In the Presence of My Enemies
Gracia Burnham (Author), Dean Merrill (Author, Contributor)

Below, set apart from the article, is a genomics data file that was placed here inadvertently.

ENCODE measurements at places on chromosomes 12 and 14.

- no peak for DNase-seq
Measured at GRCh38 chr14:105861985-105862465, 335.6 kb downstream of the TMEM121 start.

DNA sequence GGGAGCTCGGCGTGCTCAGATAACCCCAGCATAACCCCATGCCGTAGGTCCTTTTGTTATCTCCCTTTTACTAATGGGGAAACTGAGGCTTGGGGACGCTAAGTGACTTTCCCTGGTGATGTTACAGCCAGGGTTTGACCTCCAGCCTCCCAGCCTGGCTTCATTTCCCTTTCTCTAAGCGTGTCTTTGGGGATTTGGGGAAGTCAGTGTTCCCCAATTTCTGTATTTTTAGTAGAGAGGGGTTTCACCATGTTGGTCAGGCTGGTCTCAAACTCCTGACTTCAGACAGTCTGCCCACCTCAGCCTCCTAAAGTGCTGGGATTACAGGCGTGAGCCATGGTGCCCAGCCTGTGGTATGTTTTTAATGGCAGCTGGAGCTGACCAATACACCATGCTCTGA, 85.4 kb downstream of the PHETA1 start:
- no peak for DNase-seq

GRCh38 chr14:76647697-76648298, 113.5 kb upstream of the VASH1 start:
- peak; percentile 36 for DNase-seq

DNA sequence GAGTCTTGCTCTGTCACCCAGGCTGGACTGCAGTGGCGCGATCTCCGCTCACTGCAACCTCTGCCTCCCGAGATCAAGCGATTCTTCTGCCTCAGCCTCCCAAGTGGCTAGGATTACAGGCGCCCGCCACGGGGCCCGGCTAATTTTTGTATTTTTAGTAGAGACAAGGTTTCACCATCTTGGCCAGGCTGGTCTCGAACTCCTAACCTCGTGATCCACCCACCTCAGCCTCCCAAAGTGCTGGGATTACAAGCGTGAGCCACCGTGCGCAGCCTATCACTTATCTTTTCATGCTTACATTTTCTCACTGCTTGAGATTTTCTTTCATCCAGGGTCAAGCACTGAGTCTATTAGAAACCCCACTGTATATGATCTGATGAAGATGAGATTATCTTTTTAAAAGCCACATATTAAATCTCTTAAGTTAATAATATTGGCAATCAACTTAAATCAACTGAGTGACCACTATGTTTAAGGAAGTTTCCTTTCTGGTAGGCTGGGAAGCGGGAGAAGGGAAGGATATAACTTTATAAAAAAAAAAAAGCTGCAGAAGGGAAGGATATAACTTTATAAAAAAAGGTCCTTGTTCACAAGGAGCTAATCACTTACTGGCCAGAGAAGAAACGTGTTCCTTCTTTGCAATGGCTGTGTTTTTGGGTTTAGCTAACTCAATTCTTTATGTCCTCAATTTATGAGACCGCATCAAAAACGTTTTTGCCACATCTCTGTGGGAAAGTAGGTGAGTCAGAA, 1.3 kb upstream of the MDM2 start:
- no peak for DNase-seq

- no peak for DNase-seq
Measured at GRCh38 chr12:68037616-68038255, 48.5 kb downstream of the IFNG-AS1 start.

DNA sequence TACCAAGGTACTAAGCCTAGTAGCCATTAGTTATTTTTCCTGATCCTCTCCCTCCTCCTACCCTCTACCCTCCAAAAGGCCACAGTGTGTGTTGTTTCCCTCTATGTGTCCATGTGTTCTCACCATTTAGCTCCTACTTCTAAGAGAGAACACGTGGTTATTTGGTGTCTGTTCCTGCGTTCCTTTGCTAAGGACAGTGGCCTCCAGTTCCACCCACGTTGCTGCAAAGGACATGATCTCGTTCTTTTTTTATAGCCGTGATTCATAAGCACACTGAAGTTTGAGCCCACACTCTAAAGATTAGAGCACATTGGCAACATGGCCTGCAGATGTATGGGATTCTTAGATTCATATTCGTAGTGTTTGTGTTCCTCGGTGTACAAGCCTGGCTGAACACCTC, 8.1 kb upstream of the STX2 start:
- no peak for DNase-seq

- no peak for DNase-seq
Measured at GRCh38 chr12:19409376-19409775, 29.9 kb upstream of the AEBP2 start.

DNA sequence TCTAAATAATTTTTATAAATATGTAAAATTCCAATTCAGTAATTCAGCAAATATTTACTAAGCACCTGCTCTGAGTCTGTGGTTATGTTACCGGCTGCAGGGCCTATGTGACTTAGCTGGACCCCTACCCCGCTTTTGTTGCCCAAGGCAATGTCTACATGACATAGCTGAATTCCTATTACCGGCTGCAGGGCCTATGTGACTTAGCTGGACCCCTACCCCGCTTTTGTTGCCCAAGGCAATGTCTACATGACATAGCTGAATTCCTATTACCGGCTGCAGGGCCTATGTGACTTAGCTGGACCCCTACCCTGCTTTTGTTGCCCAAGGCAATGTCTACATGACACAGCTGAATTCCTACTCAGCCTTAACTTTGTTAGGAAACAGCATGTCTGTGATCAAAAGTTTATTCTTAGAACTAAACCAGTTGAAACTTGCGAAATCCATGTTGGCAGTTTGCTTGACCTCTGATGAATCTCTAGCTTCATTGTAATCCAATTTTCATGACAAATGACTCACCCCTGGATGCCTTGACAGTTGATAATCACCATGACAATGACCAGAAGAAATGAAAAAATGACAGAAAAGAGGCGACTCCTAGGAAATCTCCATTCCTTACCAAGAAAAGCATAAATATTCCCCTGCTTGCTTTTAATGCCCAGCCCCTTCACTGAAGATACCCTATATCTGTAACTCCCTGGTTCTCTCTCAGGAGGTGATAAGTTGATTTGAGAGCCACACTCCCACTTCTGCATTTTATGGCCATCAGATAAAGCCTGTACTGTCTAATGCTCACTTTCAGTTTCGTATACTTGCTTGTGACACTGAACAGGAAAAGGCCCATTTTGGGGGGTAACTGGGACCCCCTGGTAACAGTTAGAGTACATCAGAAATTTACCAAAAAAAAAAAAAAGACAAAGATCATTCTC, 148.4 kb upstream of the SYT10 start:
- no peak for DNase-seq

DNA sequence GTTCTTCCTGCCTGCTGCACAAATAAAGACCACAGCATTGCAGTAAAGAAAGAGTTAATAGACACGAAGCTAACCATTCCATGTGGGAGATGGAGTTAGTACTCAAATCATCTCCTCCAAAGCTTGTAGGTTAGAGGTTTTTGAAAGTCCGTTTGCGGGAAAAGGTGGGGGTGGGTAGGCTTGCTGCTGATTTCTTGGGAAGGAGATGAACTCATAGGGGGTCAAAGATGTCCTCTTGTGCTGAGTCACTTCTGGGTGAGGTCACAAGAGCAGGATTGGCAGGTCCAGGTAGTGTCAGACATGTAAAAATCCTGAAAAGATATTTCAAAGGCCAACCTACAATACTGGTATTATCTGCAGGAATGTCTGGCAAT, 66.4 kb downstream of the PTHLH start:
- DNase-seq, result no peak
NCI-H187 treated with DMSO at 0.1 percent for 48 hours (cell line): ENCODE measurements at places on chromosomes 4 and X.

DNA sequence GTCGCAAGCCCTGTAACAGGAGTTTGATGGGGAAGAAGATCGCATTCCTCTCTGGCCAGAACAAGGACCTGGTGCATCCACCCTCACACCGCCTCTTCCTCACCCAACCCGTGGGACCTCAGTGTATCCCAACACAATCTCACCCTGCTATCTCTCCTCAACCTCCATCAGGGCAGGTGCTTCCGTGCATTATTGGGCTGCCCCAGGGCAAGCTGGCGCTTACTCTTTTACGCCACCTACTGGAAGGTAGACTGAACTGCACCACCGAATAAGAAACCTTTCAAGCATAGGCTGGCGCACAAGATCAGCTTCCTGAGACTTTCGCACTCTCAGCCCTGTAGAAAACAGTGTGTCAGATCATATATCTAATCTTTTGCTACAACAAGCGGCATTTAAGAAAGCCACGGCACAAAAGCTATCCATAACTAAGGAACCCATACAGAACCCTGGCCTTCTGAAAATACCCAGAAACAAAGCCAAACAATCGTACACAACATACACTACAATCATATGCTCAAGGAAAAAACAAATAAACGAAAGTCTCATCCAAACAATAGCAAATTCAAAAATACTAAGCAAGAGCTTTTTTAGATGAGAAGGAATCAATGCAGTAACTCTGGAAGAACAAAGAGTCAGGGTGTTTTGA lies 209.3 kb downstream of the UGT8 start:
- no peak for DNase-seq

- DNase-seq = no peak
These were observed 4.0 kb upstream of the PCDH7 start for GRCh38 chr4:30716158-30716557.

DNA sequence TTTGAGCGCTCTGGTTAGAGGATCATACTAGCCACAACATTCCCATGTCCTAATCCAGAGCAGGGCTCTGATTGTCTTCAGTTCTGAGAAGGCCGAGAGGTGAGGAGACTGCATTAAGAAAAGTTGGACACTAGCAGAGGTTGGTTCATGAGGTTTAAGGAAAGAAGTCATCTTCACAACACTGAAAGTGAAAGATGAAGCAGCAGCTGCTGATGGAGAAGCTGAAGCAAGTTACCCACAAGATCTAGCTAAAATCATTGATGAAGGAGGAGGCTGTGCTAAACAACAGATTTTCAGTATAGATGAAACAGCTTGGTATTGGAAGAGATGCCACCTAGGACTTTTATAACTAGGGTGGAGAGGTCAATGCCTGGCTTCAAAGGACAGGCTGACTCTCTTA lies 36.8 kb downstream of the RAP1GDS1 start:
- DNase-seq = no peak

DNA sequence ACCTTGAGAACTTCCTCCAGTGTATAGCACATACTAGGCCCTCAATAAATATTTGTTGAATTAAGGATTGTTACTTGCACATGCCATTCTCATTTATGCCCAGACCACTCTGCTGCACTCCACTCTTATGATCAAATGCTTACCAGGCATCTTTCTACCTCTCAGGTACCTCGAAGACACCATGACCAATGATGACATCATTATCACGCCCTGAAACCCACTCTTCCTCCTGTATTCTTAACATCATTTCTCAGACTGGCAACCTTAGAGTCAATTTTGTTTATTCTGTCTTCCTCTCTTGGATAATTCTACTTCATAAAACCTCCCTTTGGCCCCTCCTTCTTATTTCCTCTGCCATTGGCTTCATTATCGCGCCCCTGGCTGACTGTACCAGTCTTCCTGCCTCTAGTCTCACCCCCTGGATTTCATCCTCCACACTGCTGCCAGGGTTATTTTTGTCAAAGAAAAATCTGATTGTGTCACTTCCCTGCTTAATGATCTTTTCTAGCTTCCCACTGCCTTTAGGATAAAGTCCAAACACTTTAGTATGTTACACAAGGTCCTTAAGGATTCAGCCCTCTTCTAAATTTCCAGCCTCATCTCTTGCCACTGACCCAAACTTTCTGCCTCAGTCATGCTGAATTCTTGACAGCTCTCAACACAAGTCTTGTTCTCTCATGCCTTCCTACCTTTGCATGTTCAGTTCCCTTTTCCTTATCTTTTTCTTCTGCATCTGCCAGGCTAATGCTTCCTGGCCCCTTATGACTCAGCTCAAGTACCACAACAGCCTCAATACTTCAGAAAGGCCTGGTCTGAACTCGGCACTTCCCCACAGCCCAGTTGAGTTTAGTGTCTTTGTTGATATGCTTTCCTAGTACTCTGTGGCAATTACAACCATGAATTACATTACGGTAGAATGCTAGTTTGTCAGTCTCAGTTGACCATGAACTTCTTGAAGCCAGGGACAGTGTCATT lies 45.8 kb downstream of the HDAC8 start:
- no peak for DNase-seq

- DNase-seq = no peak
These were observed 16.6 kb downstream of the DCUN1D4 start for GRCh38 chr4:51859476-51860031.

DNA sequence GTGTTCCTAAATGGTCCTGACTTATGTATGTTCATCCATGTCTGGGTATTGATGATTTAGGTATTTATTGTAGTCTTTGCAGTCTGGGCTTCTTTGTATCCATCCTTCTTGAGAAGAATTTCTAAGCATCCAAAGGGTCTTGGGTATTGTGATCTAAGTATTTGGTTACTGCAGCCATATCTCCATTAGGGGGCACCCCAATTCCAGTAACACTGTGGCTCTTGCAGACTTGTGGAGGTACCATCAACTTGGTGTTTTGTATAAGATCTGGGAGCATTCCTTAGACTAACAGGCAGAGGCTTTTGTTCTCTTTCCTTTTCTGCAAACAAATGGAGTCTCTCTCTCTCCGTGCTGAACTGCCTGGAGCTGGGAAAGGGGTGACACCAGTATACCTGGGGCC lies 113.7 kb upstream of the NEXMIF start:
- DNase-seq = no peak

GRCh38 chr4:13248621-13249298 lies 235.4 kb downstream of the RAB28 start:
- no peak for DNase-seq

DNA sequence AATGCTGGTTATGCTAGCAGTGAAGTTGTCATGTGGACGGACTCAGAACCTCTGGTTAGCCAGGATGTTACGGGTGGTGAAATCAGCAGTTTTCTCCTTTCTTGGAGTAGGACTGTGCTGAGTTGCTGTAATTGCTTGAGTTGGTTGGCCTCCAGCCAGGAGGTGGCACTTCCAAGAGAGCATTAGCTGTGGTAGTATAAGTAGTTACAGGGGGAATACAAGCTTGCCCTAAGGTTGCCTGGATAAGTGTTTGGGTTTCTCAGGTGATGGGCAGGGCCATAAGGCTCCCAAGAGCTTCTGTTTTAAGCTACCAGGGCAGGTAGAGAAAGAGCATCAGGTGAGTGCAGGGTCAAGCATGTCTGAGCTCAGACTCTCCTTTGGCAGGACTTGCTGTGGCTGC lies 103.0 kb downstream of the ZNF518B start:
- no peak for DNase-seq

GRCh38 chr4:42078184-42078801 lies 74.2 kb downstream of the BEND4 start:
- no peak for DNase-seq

In this remarkably honest and unaffected memoir, Burnham tells the story of her captivity at the hands of Abu Sayyaf, a Muslim extremist group in the Philippines. For just over a year, she and her husband Martin, a missionary pilot, lived with their captors and a variety of other hostages in the Philippine jungle. In a botched rescue attempt, the Philippine army shot and killed Martin Burnham and Ediborah Yap, a nurse who was the other remaining hostage. Gracia Burnham was also shot, but rescued and treated for a leg wound. Burnham hauntingly depicts the alchemical reaction of deep Christian faith, Stockholm Syndrome and the unremitting terror of hostage life. The odd intimacy among the hostages and captors comes across in surprisingly frank conversations. At one point, Martin boldly refers to all the bad things the captors have done to the hostages, only to have one of them look at him quizzically and claim he has never done any harm to the hostages. The captors, in fact, do unspeakable things, such as beheading hostages or taking them as unwilling "wives." Impressively, Burnham makes no attempt to dramatize these events for shock value, nor does she use this book as an occasion for Christian triumphalism. Instead, she chronicles both her high and low moments as a Christian during that year, and shows tremendous respect and love for members of other faiths with whom she lived. While some of the book is written for a Christian audience, a much wider audience will appreciate Burnham's brave, artless account of these horrific events.
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